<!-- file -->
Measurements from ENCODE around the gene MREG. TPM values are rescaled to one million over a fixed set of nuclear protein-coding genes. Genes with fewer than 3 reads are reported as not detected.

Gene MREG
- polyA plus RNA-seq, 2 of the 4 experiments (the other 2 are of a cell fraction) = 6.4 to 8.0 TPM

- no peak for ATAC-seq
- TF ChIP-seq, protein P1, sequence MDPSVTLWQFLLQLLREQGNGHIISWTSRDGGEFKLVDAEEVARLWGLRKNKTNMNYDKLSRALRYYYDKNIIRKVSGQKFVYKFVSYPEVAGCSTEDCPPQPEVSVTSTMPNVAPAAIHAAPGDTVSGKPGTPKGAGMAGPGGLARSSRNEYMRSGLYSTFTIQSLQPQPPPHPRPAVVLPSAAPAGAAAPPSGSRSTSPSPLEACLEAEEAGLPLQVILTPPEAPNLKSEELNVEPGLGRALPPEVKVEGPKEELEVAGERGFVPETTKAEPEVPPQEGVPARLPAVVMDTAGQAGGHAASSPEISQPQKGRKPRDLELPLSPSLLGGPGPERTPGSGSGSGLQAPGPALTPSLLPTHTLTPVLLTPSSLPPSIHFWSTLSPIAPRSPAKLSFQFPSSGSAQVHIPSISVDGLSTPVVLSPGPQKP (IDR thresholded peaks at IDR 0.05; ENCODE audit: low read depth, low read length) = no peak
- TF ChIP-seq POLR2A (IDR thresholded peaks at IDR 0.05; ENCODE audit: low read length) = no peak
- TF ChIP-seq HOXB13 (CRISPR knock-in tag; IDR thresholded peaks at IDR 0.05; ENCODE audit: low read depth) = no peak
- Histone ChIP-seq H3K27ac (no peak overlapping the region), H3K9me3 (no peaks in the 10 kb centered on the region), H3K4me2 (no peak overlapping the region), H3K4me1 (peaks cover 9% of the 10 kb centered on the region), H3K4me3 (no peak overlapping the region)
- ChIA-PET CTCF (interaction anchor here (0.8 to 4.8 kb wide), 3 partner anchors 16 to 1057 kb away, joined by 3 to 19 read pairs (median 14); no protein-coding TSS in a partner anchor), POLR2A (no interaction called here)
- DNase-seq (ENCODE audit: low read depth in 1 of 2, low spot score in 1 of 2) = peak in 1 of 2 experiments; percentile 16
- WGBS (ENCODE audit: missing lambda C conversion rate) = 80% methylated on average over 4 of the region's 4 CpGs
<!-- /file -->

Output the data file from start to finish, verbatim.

Measurements from ENCODE around the gene MREG. TPM values are rescaled to one million over a fixed set of nuclear protein-coding genes. Genes with fewer than 3 reads are reported as not detected.

Gene MREG
- polyA plus RNA-seq, 2 of the 4 experiments (the other 2 are of a cell fraction) = 6.4 to 8.0 TPM

- no peak for ATAC-seq
- TF ChIP-seq, protein P1, sequence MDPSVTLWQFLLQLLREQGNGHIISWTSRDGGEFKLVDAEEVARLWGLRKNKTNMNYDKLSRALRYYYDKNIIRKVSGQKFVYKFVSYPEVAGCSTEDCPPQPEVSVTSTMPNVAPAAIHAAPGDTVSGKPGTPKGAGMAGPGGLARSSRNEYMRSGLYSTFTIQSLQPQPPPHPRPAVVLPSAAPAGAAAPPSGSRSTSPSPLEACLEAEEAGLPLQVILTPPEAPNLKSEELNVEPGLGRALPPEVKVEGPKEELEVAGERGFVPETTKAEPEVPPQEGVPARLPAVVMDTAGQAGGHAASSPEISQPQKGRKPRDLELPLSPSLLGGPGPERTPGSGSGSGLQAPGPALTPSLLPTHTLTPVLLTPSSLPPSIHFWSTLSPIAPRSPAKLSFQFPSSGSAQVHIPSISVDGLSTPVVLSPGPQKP (IDR thresholded peaks at IDR 0.05; ENCODE audit: low read depth, low read length) = no peak
- TF ChIP-seq POLR2A (IDR thresholded peaks at IDR 0.05; ENCODE audit: low read length) = no peak
- TF ChIP-seq HOXB13 (CRISPR knock-in tag; IDR thresholded peaks at IDR 0.05; ENCODE audit: low read depth) = no peak
- Histone ChIP-seq H3K27ac (no peak overlapping the region), H3K9me3 (no peaks in the 10 kb centered on the region), H3K4me2 (no peak overlapping the region), H3K4me1 (peaks cover 9% of the 10 kb centered on the region), H3K4me3 (no peak overlapping the region)
- ChIA-PET CTCF (interaction anchor here (0.8 to 4.8 kb wide), 3 partner anchors 16 to 1057 kb away, joined by 3 to 19 read pairs (median 14); no protein-coding TSS in a partner anchor), POLR2A (no interaction called here)
- DNase-seq (ENCODE audit: low read depth in 1 of 2, low spot score in 1 of 2) = peak in 1 of 2 experiments; percentile 16
- WGBS (ENCODE audit: missing lambda C conversion rate) = 80% methylated on average over 4 of the region's 4 CpGs